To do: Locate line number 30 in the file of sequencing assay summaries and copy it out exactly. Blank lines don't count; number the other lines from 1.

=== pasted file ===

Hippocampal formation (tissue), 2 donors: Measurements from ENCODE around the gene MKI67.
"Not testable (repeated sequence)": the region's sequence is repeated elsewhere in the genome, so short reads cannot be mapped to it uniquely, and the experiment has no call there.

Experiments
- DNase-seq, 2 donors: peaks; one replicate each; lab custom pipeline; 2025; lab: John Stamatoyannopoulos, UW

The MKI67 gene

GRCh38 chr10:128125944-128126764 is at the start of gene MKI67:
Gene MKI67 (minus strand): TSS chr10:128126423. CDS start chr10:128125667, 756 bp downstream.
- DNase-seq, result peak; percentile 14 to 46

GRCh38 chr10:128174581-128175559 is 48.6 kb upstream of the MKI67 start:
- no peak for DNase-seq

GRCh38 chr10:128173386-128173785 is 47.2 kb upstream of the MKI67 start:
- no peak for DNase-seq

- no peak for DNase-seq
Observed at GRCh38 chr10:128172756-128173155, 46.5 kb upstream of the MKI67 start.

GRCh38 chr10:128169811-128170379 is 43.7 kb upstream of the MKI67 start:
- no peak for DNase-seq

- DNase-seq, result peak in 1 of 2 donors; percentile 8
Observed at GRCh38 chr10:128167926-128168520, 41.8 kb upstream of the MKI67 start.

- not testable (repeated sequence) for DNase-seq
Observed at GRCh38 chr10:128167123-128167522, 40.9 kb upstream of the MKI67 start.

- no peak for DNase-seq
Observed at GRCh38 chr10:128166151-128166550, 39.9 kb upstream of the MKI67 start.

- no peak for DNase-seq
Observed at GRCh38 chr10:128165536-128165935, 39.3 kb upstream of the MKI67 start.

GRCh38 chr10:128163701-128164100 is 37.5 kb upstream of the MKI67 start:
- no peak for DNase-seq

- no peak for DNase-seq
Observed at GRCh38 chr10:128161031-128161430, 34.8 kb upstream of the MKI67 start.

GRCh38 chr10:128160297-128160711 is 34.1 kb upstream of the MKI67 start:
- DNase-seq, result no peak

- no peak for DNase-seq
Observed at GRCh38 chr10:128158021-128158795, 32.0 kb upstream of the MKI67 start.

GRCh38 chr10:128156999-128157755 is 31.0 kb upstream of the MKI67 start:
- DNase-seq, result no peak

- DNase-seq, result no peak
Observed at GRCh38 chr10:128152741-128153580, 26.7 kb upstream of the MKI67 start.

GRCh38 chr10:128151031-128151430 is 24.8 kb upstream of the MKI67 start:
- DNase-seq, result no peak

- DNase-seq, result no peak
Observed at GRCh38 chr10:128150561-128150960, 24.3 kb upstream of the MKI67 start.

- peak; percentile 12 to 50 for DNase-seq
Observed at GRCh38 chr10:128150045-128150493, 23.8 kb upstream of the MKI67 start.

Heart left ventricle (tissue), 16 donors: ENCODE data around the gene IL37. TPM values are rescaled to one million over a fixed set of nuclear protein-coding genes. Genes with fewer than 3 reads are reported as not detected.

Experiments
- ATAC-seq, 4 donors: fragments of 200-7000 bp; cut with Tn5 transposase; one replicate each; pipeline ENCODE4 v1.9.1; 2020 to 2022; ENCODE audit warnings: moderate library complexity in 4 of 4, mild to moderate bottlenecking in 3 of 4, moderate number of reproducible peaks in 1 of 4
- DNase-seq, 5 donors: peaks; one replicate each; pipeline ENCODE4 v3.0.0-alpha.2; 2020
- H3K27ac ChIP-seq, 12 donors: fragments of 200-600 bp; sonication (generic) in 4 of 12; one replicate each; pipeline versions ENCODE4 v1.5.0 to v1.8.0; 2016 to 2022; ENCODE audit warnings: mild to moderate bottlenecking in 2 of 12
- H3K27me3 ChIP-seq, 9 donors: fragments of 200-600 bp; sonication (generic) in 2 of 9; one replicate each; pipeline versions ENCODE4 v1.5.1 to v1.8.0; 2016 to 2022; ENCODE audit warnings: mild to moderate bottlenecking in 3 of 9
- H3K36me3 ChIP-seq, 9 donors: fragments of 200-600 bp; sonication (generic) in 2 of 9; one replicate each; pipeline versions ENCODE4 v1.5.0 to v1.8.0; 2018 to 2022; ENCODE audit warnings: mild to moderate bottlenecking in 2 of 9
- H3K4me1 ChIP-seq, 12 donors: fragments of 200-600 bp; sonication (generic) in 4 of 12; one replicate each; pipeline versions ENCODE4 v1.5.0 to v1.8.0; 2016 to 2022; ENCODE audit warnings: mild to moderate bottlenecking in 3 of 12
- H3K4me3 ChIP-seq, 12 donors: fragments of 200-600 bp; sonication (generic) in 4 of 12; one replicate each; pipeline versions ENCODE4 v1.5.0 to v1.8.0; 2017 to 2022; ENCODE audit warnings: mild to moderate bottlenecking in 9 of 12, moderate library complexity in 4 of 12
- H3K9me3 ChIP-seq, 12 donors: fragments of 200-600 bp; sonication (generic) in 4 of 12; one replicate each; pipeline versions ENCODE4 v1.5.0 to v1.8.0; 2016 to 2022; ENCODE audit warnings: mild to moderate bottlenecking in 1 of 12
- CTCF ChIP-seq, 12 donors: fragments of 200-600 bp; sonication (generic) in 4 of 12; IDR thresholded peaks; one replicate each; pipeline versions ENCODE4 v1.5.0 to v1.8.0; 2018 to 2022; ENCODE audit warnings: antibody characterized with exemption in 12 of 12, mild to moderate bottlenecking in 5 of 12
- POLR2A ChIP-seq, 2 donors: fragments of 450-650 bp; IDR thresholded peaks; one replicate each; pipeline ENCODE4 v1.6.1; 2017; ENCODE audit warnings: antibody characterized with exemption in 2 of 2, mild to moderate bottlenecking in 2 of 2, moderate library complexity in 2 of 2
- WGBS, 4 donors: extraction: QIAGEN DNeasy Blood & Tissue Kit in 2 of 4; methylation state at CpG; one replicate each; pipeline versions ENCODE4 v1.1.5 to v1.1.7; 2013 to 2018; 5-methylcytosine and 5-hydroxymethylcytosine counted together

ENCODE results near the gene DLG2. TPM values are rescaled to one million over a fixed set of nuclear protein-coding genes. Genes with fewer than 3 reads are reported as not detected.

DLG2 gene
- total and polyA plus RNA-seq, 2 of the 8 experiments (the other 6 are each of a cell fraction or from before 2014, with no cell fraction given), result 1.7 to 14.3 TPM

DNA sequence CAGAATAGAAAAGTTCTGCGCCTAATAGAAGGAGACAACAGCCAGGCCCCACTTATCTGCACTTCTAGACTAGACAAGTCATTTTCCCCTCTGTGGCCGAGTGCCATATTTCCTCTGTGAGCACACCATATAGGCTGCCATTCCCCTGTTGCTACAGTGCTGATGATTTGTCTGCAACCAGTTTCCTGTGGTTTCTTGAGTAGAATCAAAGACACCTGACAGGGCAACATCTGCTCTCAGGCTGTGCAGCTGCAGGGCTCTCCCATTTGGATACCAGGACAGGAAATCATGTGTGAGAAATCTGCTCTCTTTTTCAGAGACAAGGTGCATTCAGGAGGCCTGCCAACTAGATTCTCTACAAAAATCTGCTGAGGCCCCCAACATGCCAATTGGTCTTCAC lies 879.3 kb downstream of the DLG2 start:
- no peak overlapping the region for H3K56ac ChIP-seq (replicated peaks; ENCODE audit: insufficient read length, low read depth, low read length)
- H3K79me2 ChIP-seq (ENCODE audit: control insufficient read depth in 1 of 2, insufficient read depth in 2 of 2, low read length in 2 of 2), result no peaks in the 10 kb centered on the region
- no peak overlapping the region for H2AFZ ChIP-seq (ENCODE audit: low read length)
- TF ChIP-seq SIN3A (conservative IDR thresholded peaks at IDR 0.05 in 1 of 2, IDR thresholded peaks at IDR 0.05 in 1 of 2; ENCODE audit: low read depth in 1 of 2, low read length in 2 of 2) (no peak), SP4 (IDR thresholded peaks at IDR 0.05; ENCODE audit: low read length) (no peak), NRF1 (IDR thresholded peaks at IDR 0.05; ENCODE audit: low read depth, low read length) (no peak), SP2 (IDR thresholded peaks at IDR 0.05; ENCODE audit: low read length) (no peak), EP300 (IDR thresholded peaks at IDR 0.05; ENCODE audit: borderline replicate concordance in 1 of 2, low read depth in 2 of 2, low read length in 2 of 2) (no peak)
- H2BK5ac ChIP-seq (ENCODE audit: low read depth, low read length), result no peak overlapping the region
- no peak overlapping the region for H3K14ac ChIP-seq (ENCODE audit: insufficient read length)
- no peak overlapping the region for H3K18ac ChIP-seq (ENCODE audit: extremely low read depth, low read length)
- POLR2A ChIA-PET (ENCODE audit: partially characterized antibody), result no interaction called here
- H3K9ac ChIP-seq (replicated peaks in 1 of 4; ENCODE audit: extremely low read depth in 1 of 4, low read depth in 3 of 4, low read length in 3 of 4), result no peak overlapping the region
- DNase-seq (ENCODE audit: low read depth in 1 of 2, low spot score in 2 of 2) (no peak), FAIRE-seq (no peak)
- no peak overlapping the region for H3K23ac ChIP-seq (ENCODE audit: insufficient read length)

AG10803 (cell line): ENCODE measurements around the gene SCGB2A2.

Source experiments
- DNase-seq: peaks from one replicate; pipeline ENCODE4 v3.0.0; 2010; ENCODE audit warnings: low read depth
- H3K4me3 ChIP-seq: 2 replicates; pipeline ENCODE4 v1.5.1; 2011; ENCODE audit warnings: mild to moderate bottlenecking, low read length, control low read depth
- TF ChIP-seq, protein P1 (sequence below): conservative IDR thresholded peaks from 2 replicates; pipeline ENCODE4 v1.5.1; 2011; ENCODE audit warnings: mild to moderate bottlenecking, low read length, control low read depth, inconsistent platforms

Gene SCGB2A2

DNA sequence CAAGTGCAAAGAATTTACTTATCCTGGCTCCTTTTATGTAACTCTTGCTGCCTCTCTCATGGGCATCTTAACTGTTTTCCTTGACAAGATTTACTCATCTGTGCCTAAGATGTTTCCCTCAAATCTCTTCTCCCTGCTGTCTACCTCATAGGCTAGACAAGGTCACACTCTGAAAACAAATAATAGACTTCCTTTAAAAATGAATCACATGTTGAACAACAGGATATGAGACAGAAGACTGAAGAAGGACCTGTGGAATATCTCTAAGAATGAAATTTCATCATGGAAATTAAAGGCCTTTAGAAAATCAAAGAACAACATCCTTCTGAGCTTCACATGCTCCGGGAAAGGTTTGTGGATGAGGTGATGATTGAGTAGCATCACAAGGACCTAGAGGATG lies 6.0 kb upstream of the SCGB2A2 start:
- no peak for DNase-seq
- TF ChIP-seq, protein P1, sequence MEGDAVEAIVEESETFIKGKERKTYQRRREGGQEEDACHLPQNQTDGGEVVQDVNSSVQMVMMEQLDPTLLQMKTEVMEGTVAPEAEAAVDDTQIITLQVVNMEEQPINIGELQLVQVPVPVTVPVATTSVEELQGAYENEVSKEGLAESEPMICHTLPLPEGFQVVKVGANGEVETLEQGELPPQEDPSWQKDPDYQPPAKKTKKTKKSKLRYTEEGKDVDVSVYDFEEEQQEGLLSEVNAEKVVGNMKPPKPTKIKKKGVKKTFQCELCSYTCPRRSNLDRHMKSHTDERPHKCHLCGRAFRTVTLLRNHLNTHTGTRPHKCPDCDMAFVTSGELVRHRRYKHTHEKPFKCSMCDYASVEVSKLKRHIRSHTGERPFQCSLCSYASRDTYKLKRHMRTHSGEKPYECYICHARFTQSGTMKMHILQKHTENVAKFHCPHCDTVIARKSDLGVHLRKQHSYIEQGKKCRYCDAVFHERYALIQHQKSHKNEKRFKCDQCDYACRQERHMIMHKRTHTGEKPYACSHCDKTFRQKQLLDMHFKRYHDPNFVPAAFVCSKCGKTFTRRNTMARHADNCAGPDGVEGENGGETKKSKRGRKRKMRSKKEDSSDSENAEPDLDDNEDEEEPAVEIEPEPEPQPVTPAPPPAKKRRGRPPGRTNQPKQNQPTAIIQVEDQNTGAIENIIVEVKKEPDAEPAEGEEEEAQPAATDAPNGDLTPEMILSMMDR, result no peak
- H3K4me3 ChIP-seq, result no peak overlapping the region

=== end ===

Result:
- DNase-seq, result no peak